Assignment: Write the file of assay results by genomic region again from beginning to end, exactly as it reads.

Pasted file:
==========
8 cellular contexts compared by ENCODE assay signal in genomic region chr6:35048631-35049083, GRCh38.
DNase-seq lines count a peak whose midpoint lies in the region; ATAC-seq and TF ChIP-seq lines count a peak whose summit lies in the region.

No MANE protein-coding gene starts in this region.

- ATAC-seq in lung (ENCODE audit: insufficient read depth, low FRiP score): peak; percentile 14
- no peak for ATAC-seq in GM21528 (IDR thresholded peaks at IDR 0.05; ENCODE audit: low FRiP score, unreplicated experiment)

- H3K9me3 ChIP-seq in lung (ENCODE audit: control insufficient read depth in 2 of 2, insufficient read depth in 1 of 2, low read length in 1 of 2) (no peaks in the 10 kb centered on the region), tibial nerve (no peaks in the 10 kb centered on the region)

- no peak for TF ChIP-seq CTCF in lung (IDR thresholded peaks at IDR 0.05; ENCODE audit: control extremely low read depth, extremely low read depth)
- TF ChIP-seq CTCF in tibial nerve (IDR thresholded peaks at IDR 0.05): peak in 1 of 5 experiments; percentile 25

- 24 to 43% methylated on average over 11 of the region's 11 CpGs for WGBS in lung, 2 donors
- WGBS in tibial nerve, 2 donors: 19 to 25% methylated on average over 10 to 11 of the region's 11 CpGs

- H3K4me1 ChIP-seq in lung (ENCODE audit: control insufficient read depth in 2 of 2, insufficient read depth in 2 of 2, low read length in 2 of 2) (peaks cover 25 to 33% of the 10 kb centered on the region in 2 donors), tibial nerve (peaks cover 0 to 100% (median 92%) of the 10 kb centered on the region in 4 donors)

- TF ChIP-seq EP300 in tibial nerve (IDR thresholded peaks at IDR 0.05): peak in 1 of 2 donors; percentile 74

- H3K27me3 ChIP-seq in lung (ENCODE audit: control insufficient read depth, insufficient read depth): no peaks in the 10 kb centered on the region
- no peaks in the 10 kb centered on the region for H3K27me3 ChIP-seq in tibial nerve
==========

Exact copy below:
8 cellular contexts compared by ENCODE assay signal in genomic region chr6:35048631-35049083, GRCh38.
DNase-seq lines count a peak whose midpoint lies in the region; ATAC-seq and TF ChIP-seq lines count a peak whose summit lies in the region.

No MANE protein-coding gene starts in this region.

- ATAC-seq in lung (ENCODE audit: insufficient read depth, low FRiP score): peak; percentile 14
- no peak for ATAC-seq in GM21528 (IDR thresholded peaks at IDR 0.05; ENCODE audit: low FRiP score, unreplicated experiment)

- H3K9me3 ChIP-seq in lung (ENCODE audit: control insufficient read depth in 2 of 2, insufficient read depth in 1 of 2, low read length in 1 of 2) (no peaks in the 10 kb centered on the region), tibial nerve (no peaks in the 10 kb centered on the region)

- no peak for TF ChIP-seq CTCF in lung (IDR thresholded peaks at IDR 0.05; ENCODE audit: control extremely low read depth, extremely low read depth)
- TF ChIP-seq CTCF in tibial nerve (IDR thresholded peaks at IDR 0.05): peak in 1 of 5 experiments; percentile 25

- 24 to 43% methylated on average over 11 of the region's 11 CpGs for WGBS in lung, 2 donors
- WGBS in tibial nerve, 2 donors: 19 to 25% methylated on average over 10 to 11 of the region's 11 CpGs

- H3K4me1 ChIP-seq in lung (ENCODE audit: control insufficient read depth in 2 of 2, insufficient read depth in 2 of 2, low read length in 2 of 2) (peaks cover 25 to 33% of the 10 kb centered on the region in 2 donors), tibial nerve (peaks cover 0 to 100% (median 92%) of the 10 kb centered on the region in 4 donors)

- TF ChIP-seq EP300 in tibial nerve (IDR thresholded peaks at IDR 0.05): peak in 1 of 2 donors; percentile 74

- H3K27me3 ChIP-seq in lung (ENCODE audit: control insufficient read depth, insufficient read depth): no peaks in the 10 kb centered on the region
- no peaks in the 10 kb centered on the region for H3K27me3 ChIP-seq in tibial nerve